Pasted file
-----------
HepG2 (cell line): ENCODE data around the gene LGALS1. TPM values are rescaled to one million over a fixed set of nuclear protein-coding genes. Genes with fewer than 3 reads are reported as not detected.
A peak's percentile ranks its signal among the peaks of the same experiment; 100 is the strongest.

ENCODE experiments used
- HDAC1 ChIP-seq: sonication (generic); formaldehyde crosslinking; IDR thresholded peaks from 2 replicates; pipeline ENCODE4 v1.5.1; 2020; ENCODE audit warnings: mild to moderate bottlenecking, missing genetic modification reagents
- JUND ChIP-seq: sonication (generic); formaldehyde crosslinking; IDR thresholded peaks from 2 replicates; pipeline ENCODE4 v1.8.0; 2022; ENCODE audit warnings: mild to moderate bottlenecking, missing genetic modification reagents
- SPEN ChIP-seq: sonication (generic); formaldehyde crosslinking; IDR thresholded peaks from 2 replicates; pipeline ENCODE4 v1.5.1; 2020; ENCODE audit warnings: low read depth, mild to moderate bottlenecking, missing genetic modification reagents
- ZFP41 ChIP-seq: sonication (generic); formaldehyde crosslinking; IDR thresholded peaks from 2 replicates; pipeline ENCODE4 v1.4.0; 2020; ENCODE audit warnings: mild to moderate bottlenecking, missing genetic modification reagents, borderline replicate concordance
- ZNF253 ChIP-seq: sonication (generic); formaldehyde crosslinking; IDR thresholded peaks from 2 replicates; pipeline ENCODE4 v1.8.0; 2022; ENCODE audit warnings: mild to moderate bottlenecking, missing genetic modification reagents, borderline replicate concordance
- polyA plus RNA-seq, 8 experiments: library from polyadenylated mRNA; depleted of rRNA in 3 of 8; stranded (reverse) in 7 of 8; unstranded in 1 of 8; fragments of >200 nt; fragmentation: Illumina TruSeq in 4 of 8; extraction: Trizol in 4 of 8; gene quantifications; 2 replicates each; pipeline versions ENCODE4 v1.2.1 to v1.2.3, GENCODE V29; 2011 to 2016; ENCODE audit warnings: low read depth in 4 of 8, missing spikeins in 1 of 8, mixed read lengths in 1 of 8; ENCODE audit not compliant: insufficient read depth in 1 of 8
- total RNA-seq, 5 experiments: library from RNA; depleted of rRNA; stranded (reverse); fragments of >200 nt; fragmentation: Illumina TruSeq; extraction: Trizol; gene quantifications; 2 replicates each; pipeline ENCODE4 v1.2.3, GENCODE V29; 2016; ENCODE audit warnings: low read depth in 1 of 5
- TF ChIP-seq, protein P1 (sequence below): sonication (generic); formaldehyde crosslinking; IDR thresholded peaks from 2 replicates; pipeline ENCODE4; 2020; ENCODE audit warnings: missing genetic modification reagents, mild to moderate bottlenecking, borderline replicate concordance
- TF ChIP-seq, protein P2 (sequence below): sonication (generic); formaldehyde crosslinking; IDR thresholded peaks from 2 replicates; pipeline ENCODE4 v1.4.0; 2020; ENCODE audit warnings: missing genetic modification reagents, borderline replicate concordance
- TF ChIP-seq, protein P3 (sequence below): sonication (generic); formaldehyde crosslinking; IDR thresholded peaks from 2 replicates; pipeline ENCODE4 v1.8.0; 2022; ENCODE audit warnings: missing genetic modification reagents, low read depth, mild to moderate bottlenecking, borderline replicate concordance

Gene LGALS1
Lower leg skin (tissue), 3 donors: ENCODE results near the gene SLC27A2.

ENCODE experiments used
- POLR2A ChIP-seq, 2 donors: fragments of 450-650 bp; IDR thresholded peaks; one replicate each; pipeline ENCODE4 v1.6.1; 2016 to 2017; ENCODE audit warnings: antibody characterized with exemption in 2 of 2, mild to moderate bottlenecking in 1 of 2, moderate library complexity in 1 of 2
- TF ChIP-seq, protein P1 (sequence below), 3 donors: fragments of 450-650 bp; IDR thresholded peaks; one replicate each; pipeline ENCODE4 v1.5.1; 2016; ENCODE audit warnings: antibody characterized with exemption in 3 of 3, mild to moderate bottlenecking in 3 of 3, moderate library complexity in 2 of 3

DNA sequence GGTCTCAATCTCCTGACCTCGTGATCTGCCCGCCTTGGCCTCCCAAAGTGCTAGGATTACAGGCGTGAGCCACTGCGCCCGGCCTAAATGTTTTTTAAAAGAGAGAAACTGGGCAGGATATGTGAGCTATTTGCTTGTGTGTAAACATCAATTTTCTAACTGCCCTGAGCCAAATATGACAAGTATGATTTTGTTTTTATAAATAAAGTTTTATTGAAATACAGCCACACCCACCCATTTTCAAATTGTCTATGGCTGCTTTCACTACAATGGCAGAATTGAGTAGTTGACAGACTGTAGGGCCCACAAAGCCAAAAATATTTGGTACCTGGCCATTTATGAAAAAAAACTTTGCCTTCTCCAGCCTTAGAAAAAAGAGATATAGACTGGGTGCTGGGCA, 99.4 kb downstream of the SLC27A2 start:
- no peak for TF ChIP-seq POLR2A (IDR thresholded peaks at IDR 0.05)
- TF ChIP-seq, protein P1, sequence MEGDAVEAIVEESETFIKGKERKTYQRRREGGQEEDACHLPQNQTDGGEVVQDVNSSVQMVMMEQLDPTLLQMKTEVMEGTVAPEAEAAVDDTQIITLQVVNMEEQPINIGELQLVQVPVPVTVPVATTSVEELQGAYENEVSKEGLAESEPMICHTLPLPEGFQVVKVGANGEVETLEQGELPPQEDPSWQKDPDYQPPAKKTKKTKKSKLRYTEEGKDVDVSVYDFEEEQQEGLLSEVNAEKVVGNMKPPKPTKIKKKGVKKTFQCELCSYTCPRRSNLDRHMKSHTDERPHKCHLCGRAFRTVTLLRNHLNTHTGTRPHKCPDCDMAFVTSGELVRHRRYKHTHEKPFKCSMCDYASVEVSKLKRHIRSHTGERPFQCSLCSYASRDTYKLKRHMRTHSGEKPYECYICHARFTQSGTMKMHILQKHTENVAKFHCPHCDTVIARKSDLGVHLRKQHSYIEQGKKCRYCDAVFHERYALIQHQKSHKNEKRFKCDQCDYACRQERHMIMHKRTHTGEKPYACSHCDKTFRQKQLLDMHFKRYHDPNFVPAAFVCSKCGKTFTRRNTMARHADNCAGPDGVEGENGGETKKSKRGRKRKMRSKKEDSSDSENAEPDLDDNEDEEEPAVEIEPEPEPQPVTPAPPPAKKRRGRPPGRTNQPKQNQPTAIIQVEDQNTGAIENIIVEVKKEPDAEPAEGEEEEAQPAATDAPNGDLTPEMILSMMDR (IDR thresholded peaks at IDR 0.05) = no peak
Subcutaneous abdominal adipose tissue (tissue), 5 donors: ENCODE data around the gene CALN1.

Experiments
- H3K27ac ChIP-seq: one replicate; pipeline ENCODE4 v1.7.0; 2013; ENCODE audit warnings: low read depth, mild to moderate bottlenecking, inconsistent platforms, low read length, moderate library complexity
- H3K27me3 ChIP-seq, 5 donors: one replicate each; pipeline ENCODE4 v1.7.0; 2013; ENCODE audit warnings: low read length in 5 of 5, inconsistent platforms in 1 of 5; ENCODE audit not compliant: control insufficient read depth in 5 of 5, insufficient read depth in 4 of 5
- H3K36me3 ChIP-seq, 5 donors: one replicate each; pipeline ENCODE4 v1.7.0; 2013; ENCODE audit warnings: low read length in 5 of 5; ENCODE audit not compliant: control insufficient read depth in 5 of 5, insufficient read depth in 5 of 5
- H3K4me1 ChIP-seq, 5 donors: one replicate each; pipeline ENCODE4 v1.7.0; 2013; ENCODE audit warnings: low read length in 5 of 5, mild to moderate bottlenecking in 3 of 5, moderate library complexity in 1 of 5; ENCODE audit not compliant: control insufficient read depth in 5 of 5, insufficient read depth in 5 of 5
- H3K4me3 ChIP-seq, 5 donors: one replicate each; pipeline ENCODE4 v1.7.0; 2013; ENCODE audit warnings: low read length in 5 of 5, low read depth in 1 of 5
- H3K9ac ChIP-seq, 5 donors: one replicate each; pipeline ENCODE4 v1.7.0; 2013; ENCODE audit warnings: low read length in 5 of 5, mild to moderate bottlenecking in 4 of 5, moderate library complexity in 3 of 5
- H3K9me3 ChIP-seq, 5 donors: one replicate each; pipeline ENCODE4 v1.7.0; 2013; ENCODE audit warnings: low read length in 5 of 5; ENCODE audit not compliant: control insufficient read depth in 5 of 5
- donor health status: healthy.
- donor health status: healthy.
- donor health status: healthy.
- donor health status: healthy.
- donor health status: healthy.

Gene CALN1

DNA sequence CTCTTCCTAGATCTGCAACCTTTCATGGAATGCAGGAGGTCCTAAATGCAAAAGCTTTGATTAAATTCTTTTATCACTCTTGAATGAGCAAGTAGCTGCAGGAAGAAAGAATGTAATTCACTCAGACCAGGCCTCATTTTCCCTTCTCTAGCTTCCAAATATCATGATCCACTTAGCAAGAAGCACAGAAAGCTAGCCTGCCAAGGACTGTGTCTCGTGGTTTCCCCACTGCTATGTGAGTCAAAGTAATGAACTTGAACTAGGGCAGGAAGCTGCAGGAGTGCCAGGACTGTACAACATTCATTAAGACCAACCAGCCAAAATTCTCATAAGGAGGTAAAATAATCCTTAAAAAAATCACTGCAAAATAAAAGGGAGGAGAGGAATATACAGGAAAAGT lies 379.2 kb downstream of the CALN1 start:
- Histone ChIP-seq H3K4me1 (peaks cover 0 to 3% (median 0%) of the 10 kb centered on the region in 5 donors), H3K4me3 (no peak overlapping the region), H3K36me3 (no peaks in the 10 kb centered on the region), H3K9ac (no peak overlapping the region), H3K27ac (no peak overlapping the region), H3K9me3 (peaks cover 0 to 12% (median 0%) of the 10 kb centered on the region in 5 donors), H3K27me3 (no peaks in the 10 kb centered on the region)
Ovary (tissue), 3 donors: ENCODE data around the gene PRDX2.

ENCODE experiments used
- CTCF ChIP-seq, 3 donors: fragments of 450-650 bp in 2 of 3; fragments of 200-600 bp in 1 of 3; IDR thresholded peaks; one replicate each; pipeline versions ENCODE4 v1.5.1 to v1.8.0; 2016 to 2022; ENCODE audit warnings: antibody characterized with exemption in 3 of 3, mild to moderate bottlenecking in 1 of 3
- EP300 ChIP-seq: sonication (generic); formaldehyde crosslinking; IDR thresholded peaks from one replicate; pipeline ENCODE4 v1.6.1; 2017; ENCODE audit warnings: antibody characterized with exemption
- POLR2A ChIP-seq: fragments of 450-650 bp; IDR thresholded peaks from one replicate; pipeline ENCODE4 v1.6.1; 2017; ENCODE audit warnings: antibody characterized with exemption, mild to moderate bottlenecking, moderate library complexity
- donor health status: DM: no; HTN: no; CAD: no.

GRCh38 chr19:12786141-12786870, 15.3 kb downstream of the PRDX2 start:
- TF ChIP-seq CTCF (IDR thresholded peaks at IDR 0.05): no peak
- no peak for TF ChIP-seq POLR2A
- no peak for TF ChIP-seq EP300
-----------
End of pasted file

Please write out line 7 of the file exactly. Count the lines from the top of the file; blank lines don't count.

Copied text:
- ZFP41 ChIP-seq: sonication (generic); formaldehyde crosslinking; IDR thresholded peaks from 2 replicates; pipeline ENCODE4 v1.4.0; 2020; ENCODE audit warnings: mild to moderate bottlenecking, missing genetic modification reagents, borderline replicate concordance